Russell discusses the fundamental argument of philosophy by discussing what is real?  He begins by arguing for and against the physical existence of the table he is sitting at and do people all experience the sense of sight, sound, smell and touch the same way?  He refers to the information that we receive regarding sight, smell, touch etc. as sense-data which is an interesting choice of words given that this book was written in 1912 and I believe was an expression originally coined by J.M. Keynes.  Almost 21st century I.T. language.

This was not too hard to read, if perhaps seeming a little bizarre to read about an argument about the existence of a table but again I like to keep an open mind as I often find that knowledge always find a use, if only to be a bore at a dreadful party!

Reading Photographs, An Introduction to the Theory and Meaning of Images.

Reading Photographs

I have been reading this book whilst on holiday, in preparation for my next assignment, Reading Photographs, An Introduction to the Theory and Meaning of Images, by Richard Salkeld, published by Bloomsbury.  This is part of a set of about x10 text-books that are very good and this appears to be last last one of the series for photography that I hadn’t read.

This book  is divided in to 6 chapters covering the following topics:

  1. What is a Photograph – Briefly covers the history from invention and marriage of chemistry and optics, through to the evolution of photography and its practice. Case-study.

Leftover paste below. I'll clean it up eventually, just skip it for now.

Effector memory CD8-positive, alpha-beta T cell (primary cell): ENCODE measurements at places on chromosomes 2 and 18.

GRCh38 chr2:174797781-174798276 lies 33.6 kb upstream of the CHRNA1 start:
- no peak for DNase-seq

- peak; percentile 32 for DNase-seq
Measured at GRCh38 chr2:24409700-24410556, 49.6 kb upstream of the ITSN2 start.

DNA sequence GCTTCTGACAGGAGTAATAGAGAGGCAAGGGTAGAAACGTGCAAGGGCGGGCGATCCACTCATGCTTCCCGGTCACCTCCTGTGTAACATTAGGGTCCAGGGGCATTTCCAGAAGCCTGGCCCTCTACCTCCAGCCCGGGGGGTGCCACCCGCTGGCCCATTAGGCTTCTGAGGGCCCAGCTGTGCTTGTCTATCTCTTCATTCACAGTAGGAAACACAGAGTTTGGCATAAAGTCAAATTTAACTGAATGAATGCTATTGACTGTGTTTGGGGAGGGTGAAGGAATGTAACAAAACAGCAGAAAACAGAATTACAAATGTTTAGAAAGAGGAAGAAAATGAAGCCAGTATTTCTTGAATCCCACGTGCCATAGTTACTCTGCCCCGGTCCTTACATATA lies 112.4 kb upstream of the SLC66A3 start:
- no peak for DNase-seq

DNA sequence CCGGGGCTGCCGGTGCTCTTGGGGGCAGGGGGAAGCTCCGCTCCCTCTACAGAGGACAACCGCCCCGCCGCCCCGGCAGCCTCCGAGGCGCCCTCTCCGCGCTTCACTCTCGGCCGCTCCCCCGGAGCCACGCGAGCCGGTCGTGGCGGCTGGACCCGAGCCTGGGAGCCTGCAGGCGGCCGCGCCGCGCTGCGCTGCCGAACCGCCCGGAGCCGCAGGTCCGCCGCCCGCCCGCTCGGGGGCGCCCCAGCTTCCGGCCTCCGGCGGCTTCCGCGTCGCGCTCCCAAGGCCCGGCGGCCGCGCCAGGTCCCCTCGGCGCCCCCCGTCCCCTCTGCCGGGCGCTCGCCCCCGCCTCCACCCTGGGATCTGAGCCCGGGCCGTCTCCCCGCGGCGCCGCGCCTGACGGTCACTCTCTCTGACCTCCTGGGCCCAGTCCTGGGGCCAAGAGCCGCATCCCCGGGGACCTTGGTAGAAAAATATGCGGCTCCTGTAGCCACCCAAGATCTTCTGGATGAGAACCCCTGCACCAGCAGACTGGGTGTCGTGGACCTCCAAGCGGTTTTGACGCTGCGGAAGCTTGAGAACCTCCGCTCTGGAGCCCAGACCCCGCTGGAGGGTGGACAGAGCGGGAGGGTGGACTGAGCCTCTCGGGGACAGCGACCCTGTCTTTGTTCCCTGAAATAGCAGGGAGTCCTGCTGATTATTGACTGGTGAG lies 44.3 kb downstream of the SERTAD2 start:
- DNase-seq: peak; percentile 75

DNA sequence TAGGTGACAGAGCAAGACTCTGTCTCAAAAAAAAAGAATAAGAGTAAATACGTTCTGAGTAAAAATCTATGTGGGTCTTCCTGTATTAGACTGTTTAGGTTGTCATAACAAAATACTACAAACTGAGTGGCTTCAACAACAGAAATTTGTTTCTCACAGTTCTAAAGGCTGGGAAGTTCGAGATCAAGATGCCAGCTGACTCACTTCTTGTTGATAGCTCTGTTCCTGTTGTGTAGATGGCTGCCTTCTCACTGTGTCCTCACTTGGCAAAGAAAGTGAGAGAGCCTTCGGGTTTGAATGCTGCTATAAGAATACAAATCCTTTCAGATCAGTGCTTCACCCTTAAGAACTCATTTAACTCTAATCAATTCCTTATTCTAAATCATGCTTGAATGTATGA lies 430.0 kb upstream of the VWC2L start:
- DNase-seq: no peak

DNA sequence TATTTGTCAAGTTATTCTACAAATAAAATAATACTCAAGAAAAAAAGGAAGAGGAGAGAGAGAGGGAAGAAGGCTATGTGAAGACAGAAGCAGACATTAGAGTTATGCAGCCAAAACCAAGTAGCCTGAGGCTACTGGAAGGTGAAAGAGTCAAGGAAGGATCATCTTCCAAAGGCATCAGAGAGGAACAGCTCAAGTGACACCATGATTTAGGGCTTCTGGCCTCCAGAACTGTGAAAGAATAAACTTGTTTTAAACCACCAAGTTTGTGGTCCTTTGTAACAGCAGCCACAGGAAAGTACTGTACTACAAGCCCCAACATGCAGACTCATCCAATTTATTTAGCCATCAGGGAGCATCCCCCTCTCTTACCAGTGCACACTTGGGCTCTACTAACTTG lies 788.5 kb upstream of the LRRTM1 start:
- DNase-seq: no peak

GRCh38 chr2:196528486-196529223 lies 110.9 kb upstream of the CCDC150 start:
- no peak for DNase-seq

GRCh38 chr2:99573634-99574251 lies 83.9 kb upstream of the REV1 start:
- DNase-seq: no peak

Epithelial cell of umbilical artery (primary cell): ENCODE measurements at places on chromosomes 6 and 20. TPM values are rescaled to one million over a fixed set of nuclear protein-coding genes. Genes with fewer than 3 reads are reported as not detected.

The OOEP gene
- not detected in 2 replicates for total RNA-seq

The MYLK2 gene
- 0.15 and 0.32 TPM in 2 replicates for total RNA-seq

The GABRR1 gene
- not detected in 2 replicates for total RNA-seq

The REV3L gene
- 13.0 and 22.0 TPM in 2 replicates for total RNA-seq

2. Reading the signs – Briefly covers the theory of meaning, language, semiotics, ideology in an easy to understand way.  Case-study.
  3. Truth and Lies – Considers images reflecting truth in what is real, representation and reality, facts and fiction.  Case-study.
  4. Identity – Covers people and portraits, signifying identity, looking,the body.  Case-study.
  5. Big-Brother – The modern world, the bad, the mad and the other, surveillance society: and Panopticon (originally a 19th century idea to watch prisoners in a specially designed prison). Who is looking at whom? Public spaces – private lives.  Case-study.
  6. Aesthetics – Is it Art? What is art? Photography as art the history of an idea, into postmodernism.  Case-study.

This is a very good and useful book to read, in fact I read it twice.  An easy read and very well illustrated with profiles on key authors for further reading such as Roland Barthes and John Berger to name just a couple.  I would strongly recommend this book and I am surprised that it is not listed as either recommended or essential reading for my OCA course covering Context and Narrative.

Assignment III – Self-Portrait

A self-portrait of Shaun Mullins as regarded by others

Friend – Carol: “Oxford concise dictionary definition – Personality – the characteristic way in which a particular individual think’s, feels and behaves.  It embraces a person’s moods, attitudes and opinions and is most clearly expressed in interaction with other people.

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Friend – Carol: “Committed, Determined, Dogged, Driven, Focussed, Fixated, Interested, Passionate, Pedantic”

My father – Barrie: “He is a man of high ability when he wishes to exercise it.”

Friend – Graham: “When you take on a task, you determine to complete it.”

My wife – Sarah:  “Is self-reflective and keen to learn.”